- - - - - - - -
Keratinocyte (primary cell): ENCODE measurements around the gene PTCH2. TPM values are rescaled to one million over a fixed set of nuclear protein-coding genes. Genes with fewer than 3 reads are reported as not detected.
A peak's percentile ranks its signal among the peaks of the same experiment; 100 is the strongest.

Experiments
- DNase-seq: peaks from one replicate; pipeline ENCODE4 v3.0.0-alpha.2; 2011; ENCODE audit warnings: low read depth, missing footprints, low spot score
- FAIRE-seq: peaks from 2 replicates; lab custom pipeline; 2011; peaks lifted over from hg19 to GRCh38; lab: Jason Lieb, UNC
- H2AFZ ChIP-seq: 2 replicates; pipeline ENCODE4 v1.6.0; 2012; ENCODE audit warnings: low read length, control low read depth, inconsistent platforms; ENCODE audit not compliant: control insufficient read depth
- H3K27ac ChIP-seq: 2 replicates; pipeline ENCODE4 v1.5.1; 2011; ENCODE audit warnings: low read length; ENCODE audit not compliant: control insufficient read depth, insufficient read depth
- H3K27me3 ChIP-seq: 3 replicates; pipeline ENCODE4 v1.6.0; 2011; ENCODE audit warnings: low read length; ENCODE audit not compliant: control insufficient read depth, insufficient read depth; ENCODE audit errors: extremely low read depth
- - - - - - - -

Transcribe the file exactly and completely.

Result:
Keratinocyte (primary cell): ENCODE measurements around the gene PTCH2. TPM values are rescaled to one million over a fixed set of nuclear protein-coding genes. Genes with fewer than 3 reads are reported as not detected.
A peak's percentile ranks its signal among the peaks of the same experiment; 100 is the strongest.

Experiments
- DNase-seq: peaks from one replicate; pipeline ENCODE4 v3.0.0-alpha.2; 2011; ENCODE audit warnings: low read depth, missing footprints, low spot score
- FAIRE-seq: peaks from 2 replicates; lab custom pipeline; 2011; peaks lifted over from hg19 to GRCh38; lab: Jason Lieb, UNC
- H2AFZ ChIP-seq: 2 replicates; pipeline ENCODE4 v1.6.0; 2012; ENCODE audit warnings: low read length, control low read depth, inconsistent platforms; ENCODE audit not compliant: control insufficient read depth
- H3K27ac ChIP-seq: 2 replicates; pipeline ENCODE4 v1.5.1; 2011; ENCODE audit warnings: low read length; ENCODE audit not compliant: control insufficient read depth, insufficient read depth
- H3K27me3 ChIP-seq: 3 replicates; pipeline ENCODE4 v1.6.0; 2011; ENCODE audit warnings: low read length; ENCODE audit not compliant: control insufficient read depth, insufficient read depth; ENCODE audit errors: extremely low read depth